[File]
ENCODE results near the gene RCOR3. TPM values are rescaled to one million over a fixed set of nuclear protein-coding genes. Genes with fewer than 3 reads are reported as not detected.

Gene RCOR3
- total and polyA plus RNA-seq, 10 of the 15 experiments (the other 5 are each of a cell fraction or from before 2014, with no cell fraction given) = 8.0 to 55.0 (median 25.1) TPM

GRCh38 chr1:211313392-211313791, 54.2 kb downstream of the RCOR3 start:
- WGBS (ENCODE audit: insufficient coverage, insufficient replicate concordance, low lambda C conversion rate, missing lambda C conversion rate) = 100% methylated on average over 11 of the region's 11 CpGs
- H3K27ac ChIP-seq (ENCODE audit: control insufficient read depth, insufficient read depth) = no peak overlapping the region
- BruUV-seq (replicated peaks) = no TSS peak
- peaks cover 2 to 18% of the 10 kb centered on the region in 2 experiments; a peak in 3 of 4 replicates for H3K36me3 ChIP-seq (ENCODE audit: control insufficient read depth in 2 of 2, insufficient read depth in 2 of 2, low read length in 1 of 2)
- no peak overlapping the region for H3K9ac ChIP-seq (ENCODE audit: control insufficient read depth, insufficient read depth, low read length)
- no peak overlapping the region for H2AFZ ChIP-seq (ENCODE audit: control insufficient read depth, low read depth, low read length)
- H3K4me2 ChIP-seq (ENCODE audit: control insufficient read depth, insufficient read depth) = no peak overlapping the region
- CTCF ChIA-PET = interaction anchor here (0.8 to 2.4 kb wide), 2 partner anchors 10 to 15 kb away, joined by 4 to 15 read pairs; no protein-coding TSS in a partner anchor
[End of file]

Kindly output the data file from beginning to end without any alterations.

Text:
ENCODE results near the gene RCOR3. TPM values are rescaled to one million over a fixed set of nuclear protein-coding genes. Genes with fewer than 3 reads are reported as not detected.

Gene RCOR3
- total and polyA plus RNA-seq, 10 of the 15 experiments (the other 5 are each of a cell fraction or from before 2014, with no cell fraction given) = 8.0 to 55.0 (median 25.1) TPM

GRCh38 chr1:211313392-211313791, 54.2 kb downstream of the RCOR3 start:
- WGBS (ENCODE audit: insufficient coverage, insufficient replicate concordance, low lambda C conversion rate, missing lambda C conversion rate) = 100% methylated on average over 11 of the region's 11 CpGs
- H3K27ac ChIP-seq (ENCODE audit: control insufficient read depth, insufficient read depth) = no peak overlapping the region
- BruUV-seq (replicated peaks) = no TSS peak
- peaks cover 2 to 18% of the 10 kb centered on the region in 2 experiments; a peak in 3 of 4 replicates for H3K36me3 ChIP-seq (ENCODE audit: control insufficient read depth in 2 of 2, insufficient read depth in 2 of 2, low read length in 1 of 2)
- no peak overlapping the region for H3K9ac ChIP-seq (ENCODE audit: control insufficient read depth, insufficient read depth, low read length)
- no peak overlapping the region for H2AFZ ChIP-seq (ENCODE audit: control insufficient read depth, low read depth, low read length)
- H3K4me2 ChIP-seq (ENCODE audit: control insufficient read depth, insufficient read depth) = no peak overlapping the region
- CTCF ChIA-PET = interaction anchor here (0.8 to 2.4 kb wide), 2 partner anchors 10 to 15 kb away, joined by 4 to 15 read pairs; no protein-coding TSS in a partner anchor